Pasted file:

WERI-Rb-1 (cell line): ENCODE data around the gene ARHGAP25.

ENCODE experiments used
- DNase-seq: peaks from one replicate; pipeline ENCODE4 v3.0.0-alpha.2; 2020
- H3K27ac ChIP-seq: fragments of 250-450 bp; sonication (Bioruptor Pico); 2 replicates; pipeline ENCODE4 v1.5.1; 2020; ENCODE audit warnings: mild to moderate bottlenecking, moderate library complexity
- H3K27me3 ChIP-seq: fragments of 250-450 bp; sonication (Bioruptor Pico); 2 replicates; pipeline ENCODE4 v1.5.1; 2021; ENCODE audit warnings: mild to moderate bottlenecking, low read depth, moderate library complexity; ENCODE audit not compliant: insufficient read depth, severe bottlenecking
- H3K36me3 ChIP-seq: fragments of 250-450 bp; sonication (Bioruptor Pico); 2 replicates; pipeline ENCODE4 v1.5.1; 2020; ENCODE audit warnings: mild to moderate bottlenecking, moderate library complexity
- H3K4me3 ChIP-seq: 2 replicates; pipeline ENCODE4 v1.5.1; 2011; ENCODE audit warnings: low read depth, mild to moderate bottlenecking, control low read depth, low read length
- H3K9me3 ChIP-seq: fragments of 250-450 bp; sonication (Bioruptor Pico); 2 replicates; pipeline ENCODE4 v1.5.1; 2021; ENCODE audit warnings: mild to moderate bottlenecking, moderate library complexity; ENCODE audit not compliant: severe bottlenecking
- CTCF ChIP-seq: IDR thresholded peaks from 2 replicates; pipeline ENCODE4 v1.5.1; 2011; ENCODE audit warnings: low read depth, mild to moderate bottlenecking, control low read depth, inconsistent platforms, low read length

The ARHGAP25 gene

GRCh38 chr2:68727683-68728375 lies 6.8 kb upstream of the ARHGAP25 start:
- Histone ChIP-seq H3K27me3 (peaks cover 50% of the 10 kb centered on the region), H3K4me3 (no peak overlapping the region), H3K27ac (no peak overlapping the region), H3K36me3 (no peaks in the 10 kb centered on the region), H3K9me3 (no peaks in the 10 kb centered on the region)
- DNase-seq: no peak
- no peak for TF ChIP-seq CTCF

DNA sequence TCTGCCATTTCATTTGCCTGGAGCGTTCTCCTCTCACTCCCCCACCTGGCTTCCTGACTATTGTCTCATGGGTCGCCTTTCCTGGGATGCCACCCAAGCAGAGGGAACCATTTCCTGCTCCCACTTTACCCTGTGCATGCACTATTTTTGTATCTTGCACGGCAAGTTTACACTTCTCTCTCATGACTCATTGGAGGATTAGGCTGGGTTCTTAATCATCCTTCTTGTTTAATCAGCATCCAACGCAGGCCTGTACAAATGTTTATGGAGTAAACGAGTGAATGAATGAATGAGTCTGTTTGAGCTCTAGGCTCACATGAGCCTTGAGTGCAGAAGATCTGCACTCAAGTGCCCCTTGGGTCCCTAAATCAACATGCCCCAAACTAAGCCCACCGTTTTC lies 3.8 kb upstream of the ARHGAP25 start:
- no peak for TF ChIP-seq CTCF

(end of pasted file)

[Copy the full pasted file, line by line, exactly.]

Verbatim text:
WERI-Rb-1 (cell line): ENCODE data around the gene ARHGAP25.

ENCODE experiments used
- DNase-seq: peaks from one replicate; pipeline ENCODE4 v3.0.0-alpha.2; 2020
- H3K27ac ChIP-seq: fragments of 250-450 bp; sonication (Bioruptor Pico); 2 replicates; pipeline ENCODE4 v1.5.1; 2020; ENCODE audit warnings: mild to moderate bottlenecking, moderate library complexity
- H3K27me3 ChIP-seq: fragments of 250-450 bp; sonication (Bioruptor Pico); 2 replicates; pipeline ENCODE4 v1.5.1; 2021; ENCODE audit warnings: mild to moderate bottlenecking, low read depth, moderate library complexity; ENCODE audit not compliant: insufficient read depth, severe bottlenecking
- H3K36me3 ChIP-seq: fragments of 250-450 bp; sonication (Bioruptor Pico); 2 replicates; pipeline ENCODE4 v1.5.1; 2020; ENCODE audit warnings: mild to moderate bottlenecking, moderate library complexity
- H3K4me3 ChIP-seq: 2 replicates; pipeline ENCODE4 v1.5.1; 2011; ENCODE audit warnings: low read depth, mild to moderate bottlenecking, control low read depth, low read length
- H3K9me3 ChIP-seq: fragments of 250-450 bp; sonication (Bioruptor Pico); 2 replicates; pipeline ENCODE4 v1.5.1; 2021; ENCODE audit warnings: mild to moderate bottlenecking, moderate library complexity; ENCODE audit not compliant: severe bottlenecking
- CTCF ChIP-seq: IDR thresholded peaks from 2 replicates; pipeline ENCODE4 v1.5.1; 2011; ENCODE audit warnings: low read depth, mild to moderate bottlenecking, control low read depth, inconsistent platforms, low read length

The ARHGAP25 gene

GRCh38 chr2:68727683-68728375 lies 6.8 kb upstream of the ARHGAP25 start:
- Histone ChIP-seq H3K27me3 (peaks cover 50% of the 10 kb centered on the region), H3K4me3 (no peak overlapping the region), H3K27ac (no peak overlapping the region), H3K36me3 (no peaks in the 10 kb centered on the region), H3K9me3 (no peaks in the 10 kb centered on the region)
- DNase-seq: no peak
- no peak for TF ChIP-seq CTCF

DNA sequence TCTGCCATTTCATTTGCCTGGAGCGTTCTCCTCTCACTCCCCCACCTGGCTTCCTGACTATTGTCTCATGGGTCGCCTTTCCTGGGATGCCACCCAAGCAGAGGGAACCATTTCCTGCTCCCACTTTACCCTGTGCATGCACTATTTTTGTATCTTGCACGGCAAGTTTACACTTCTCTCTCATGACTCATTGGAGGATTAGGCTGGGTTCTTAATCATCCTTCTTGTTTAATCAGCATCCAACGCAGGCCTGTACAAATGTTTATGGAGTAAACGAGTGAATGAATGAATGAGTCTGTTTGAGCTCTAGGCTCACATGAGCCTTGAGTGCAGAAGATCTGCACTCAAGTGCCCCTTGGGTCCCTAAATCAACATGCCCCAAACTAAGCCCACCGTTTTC lies 3.8 kb upstream of the ARHGAP25 start:
- no peak for TF ChIP-seq CTCF